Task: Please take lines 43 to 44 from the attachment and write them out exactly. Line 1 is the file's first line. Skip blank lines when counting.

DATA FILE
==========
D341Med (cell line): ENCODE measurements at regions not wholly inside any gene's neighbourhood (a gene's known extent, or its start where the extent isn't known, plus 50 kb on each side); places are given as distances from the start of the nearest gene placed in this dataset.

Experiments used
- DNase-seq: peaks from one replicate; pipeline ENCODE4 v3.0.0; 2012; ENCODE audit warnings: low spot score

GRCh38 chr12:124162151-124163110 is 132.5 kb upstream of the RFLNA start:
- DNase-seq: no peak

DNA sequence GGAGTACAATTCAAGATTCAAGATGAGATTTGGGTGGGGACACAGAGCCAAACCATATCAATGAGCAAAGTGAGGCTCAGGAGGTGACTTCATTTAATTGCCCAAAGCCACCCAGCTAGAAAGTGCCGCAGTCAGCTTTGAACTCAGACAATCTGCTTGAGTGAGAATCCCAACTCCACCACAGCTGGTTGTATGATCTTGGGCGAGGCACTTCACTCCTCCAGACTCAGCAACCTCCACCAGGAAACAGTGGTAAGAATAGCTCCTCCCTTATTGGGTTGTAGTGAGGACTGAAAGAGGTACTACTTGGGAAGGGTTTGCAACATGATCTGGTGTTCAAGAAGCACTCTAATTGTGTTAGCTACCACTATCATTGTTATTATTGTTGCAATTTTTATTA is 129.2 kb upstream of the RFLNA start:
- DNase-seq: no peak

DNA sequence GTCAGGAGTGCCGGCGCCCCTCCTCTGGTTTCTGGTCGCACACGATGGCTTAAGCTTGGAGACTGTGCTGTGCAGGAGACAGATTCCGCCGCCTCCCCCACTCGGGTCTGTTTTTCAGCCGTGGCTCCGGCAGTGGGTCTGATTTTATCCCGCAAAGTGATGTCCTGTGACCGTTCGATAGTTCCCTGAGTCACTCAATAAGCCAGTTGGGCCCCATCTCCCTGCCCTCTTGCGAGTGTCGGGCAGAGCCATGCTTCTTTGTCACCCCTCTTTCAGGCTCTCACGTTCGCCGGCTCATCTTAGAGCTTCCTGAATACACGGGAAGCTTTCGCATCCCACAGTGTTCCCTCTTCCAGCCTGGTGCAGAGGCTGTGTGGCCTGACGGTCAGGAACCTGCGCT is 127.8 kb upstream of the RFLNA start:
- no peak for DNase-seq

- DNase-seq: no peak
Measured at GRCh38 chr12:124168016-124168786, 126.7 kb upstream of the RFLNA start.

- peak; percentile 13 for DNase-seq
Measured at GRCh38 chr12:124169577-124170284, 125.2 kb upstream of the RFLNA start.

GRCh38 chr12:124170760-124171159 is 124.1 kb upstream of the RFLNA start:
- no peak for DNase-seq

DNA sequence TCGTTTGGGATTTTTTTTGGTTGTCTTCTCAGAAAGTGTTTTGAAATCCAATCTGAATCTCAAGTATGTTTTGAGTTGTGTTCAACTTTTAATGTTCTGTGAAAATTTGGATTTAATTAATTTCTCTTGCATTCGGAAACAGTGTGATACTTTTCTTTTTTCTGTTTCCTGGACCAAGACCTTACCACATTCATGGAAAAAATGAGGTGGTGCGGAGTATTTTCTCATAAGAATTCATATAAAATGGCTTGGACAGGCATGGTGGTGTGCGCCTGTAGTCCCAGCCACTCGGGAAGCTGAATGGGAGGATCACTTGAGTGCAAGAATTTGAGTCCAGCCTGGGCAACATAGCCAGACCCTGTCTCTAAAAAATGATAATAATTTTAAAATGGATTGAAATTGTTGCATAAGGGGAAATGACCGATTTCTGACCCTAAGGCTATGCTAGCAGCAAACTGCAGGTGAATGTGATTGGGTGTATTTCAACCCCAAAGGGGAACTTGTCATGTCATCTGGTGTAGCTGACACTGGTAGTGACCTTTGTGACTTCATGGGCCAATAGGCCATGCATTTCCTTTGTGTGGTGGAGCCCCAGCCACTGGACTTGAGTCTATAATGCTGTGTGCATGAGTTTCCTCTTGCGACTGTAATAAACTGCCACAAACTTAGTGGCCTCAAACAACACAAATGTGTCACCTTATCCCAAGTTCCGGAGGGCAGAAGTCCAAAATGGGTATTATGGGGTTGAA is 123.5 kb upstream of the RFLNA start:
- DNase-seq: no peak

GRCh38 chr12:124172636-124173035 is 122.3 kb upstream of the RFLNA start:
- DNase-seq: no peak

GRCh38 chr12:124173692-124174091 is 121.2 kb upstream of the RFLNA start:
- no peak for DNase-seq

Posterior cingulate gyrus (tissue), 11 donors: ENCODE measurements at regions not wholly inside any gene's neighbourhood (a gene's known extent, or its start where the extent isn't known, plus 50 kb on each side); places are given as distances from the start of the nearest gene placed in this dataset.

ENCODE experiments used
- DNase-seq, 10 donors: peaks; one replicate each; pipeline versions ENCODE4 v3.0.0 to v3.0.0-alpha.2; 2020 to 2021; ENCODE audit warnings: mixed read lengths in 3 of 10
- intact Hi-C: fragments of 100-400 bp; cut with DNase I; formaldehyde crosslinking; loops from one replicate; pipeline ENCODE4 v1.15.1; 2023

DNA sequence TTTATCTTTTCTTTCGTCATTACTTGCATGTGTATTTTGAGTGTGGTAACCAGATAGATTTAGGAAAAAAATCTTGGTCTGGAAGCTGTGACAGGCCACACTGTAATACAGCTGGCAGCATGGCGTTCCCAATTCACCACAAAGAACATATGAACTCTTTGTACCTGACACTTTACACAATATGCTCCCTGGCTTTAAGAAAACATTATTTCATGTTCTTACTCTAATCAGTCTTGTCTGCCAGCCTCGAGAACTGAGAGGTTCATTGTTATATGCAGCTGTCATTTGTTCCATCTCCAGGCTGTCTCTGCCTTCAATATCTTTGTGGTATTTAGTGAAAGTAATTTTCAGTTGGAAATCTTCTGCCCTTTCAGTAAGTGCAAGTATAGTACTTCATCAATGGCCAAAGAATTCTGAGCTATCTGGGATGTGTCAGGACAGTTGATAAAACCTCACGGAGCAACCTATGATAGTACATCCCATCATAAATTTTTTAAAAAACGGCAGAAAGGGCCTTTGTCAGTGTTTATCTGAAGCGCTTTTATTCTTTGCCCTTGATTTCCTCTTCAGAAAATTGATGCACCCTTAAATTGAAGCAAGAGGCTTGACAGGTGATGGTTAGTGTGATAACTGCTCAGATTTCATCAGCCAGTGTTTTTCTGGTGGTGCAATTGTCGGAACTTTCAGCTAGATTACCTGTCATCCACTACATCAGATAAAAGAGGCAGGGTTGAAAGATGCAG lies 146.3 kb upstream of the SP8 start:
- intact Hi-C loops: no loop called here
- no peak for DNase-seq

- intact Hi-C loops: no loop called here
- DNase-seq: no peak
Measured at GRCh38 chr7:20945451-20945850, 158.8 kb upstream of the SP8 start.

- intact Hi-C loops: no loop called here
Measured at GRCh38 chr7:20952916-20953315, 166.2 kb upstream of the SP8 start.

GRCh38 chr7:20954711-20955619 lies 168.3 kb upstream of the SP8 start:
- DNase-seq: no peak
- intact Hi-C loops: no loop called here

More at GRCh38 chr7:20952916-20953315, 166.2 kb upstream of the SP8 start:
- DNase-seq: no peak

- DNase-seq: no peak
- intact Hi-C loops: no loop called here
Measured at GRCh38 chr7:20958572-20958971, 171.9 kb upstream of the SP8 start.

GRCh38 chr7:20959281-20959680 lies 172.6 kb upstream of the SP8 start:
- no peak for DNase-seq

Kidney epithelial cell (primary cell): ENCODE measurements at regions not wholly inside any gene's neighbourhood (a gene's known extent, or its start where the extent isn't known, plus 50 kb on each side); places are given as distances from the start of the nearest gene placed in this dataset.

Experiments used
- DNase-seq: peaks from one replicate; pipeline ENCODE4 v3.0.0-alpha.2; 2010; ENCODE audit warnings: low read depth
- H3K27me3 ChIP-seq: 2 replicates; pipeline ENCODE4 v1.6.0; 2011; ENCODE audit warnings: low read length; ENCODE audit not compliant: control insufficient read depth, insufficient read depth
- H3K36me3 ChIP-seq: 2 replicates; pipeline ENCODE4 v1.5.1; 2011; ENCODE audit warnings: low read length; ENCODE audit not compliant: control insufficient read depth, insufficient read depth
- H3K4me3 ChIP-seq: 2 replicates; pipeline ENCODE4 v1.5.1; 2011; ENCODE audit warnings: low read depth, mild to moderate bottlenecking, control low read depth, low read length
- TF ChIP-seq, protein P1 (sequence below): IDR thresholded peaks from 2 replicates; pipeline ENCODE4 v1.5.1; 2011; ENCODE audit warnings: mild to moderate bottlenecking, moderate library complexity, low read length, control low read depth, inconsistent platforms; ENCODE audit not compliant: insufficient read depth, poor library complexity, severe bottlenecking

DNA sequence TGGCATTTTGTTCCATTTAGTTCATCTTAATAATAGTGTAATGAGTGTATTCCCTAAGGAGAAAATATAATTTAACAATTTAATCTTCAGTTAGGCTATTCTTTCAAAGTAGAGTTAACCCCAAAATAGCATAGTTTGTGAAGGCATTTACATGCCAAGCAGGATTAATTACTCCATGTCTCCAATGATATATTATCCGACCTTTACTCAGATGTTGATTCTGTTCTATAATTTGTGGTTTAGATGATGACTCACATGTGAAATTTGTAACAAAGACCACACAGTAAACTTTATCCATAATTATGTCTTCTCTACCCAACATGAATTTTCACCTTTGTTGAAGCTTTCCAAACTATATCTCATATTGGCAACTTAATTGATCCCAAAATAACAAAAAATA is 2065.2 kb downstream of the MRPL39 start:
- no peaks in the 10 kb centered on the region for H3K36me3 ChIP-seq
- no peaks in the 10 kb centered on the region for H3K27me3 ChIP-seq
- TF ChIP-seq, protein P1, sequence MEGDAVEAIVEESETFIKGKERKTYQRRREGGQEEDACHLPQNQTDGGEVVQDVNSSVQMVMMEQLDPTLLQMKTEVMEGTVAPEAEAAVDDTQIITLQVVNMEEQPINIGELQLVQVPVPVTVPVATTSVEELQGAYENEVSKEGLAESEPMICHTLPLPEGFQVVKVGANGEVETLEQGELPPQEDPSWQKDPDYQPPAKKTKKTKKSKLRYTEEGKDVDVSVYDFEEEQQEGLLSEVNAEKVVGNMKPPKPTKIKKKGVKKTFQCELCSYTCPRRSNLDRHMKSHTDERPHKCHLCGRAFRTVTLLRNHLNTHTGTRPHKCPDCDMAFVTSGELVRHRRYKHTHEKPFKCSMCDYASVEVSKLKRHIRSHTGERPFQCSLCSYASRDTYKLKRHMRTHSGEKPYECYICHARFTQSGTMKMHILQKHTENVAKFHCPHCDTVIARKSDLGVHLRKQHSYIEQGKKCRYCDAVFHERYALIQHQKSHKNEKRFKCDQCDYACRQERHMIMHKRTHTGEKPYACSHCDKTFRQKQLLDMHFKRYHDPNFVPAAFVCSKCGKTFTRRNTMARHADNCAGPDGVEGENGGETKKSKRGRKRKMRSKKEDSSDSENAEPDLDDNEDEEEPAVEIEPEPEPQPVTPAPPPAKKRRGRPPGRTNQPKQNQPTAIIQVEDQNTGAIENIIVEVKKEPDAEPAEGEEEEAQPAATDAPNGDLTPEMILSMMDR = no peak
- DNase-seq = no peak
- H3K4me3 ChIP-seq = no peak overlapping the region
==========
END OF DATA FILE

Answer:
- no peak for DNase-seq

Kidney epithelial cell (primary cell): ENCODE measurements at regions not wholly inside any gene's neighbourhood (a gene's known extent, or its start where the extent isn't known, plus 50 kb on each side); places are given as distances from the start of the nearest gene placed in this dataset.